title Development and Preliminary Evaluation of an Internet-Based Healthy Eating Program: Randomized Controlled Trial
spellingShingle Development and Preliminary Evaluation of an Internet-Based Healthy Eating Program: Randomized Controlled Trial
Gabriela, Jiga-Boy
title_short Development and Preliminary Evaluation of an Internet-Based Healthy Eating Program: Randomized Controlled Trial
title_full Development and Preliminary Evaluation of an Internet-Based Healthy Eating Program: Randomized Controlled Trial
title_fullStr Development and Preliminary Evaluation of an Internet-Based Healthy Eating Program: Randomized Controlled Trial
title_full_unstemmed Development and Preliminary Evaluation of an Internet-Based Healthy Eating Program: Randomized Controlled Trial
title_sort Development and Preliminary Evaluation of an Internet-Based Healthy Eating Program: Randomized Controlled Trial
author_id_str_mv a608354fa16f9c5101ec79a6a7f1be6c
author_id_fullname_str_mv a608354fa16f9c5101ec79a6a7f1be6c_***_Gabriela, Jiga-Boy
author Gabriela, Jiga-Boy
author2 Katy Tapper
Gabriela Jiga-Boy
Gregory R. Maio
Geoffrey Haddock
Michael Lewis
format Journal article
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container_volume 16
container_issue 10
container_start_page e231
publishDate 2014
institution Swansea University
issn 1438-8871
doi_str_mv 10.2196/jmir.3534
college_str College of Human and Health Sciences
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hierarchy_top_id collegeofhumanandhealthsciences
hierarchy_top_title College of Human and Health Sciences
hierarchy_parent_id collegeofhumanandhealthsciences
hierarchy_parent_title College of Human and Health Sciences
department_str Psychology{{{_:::_}}}College of Human and Health Sciences{{{_:::_}}}Psychology
document_store_str 0
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description The HealthValues Healthy Eating Programme is an internet-based intervention that employed a novel strategy for promoting behaviour change alongside other well known psychological principles to change behaviour. It consisted of phases targeting motivation (dietary feedback and advice, analysing reasons for health values, thinking about health-related desires and concerns), volition (implementation intentions with mental contrasting) and maintenance (reviewing tasks, weekly ‘tips’). We examined the effects of the programme on consumption of fruit and vegetables, saturated fat and added sugar over 6 months. Participants (N = 100) were recruited in the local community and were allocated to an intervention or control group using a stratified block randomisation protocol. They logged onto a website every week for 24 weeks and completed health-related measures. Those in the intervention group also completed the intervention tasks at these sessions. Additionally, all participants attended laboratory sessions at baseline, 3 months and 6 months, during which they completed food measures and were measured their body mass index (BMI), waist-to-hip ratio (WHR) and heart rate variability (HRV). A series of ANOVA models revealed a significant interaction for fruit and vegetable consumption: the intervention group increased their intake between baseline and 6 months relative to the control group. Results also showed overall reductions in saturated fat intake and added sugar intake, and overall reductions in BMI and WHR during this period, but no interactions with group. The intervention did not affect alcohol consumption, physical activity, smoking or HRV. Changes in fruit and vegetable consumption were driven by the motivational and maintenance phases of the programme, suggesting that the programme helped individuals to increase their consumption of fruit and vegetables and to sustain this over a 6-month period. The observed reduction in fat and sugar intake suggests that monitoring behaviours over time is effective, though further research would be needed to confirm this conclusion. The web-based nature of the programme makes it a potentially cost-effective way of promoting healthy eating.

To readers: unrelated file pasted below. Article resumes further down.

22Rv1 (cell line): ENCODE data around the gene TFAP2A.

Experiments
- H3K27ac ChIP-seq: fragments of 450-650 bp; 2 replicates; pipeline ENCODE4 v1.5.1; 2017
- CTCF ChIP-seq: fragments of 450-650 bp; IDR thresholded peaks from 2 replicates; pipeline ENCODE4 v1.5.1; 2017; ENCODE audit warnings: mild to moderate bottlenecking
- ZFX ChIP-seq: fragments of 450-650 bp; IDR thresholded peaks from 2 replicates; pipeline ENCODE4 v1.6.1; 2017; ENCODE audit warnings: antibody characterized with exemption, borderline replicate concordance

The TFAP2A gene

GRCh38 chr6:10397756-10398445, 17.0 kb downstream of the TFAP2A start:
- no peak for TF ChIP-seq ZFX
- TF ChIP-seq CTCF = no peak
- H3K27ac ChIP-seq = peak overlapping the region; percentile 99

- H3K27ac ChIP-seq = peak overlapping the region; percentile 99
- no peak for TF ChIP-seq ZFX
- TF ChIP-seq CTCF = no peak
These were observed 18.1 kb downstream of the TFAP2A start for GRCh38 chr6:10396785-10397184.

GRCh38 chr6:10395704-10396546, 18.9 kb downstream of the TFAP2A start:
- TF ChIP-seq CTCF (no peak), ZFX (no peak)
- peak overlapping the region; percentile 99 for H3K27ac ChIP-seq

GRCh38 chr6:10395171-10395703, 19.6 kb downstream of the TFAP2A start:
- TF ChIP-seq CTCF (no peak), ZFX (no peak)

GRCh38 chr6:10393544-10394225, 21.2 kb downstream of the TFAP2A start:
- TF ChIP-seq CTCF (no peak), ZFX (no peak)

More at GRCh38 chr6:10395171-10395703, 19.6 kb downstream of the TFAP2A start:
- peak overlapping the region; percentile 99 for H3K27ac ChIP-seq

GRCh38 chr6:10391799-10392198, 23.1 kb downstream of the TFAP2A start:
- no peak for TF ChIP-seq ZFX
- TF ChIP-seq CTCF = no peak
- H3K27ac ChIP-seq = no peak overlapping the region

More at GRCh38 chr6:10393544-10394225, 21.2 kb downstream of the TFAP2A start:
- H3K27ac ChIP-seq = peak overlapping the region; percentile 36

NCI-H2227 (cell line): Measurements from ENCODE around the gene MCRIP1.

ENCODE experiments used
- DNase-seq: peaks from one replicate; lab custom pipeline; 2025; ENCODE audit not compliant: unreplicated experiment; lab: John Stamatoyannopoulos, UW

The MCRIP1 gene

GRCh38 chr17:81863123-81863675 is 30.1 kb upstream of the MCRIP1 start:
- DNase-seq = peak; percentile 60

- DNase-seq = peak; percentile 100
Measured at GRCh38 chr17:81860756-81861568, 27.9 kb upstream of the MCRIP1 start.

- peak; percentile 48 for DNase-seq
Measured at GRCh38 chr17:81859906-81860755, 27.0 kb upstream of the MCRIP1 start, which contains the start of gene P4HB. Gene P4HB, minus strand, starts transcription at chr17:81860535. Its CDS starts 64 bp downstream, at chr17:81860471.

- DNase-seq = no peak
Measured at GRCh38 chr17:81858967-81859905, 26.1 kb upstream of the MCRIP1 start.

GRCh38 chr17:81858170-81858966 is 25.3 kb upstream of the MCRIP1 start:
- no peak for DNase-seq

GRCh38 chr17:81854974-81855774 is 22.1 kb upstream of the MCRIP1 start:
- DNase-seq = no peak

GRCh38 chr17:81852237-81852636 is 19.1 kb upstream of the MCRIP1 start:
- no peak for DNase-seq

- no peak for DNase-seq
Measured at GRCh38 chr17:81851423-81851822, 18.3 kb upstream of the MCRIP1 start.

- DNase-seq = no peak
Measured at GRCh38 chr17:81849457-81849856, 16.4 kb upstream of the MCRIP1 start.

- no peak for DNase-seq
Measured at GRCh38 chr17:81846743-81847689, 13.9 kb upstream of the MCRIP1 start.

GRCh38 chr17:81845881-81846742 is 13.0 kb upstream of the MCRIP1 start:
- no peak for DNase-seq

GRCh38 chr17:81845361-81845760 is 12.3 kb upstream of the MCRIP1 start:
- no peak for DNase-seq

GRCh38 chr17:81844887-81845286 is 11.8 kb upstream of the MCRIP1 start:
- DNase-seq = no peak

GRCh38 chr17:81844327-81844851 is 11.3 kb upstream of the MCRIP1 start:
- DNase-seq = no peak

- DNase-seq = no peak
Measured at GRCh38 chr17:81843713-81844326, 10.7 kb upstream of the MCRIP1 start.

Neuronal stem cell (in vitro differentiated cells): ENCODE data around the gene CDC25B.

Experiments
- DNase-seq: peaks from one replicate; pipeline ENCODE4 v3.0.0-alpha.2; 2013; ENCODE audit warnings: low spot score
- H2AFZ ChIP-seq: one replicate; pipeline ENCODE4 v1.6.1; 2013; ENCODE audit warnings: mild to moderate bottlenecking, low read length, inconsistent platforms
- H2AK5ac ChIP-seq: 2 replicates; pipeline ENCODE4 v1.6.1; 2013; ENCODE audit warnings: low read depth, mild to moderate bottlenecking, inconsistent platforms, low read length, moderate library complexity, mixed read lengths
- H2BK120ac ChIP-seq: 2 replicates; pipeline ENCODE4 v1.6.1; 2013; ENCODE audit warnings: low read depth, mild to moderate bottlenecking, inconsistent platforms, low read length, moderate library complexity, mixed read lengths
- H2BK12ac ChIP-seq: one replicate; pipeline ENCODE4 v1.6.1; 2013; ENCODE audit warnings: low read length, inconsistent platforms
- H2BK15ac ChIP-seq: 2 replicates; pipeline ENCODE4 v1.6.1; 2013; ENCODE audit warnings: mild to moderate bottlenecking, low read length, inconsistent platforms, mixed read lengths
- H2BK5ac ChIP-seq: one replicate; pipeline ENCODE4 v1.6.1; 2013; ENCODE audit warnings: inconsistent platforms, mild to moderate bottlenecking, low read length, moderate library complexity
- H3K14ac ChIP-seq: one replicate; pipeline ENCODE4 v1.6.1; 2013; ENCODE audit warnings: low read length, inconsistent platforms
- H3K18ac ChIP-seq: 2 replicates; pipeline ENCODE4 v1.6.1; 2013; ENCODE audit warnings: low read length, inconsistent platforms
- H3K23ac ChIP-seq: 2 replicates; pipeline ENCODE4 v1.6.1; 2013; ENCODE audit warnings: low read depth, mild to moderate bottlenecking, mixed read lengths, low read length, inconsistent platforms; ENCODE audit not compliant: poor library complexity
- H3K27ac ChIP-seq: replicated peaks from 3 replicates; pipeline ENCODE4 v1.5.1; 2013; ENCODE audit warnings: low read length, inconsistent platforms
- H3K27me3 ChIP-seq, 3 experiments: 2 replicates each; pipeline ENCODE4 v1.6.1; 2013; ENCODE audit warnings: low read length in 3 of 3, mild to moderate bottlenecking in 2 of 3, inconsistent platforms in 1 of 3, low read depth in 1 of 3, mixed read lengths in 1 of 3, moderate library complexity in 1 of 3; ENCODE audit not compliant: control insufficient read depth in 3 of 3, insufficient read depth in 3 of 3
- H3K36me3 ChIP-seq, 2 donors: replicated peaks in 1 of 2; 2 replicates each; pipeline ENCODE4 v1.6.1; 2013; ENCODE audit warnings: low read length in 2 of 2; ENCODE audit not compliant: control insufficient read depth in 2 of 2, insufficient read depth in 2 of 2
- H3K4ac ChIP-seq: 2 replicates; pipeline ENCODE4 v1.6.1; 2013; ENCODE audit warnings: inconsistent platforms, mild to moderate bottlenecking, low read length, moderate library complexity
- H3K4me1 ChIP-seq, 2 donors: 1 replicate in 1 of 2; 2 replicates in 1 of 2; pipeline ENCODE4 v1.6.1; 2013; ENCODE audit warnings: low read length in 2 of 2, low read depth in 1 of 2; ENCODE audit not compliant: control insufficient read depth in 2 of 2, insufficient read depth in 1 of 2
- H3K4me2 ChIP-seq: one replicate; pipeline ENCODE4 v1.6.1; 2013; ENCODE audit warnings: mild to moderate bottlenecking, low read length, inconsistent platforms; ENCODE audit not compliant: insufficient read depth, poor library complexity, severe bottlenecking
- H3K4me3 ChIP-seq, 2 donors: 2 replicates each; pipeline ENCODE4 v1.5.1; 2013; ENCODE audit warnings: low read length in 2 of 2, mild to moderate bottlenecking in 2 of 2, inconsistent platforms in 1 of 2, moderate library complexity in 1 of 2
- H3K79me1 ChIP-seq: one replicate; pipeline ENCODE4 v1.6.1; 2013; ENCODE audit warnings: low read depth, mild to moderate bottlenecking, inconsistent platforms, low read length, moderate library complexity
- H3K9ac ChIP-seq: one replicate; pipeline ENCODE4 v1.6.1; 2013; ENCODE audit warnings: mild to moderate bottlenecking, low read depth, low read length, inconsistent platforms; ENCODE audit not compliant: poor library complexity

published_date 2014-10-10T03:28:19Z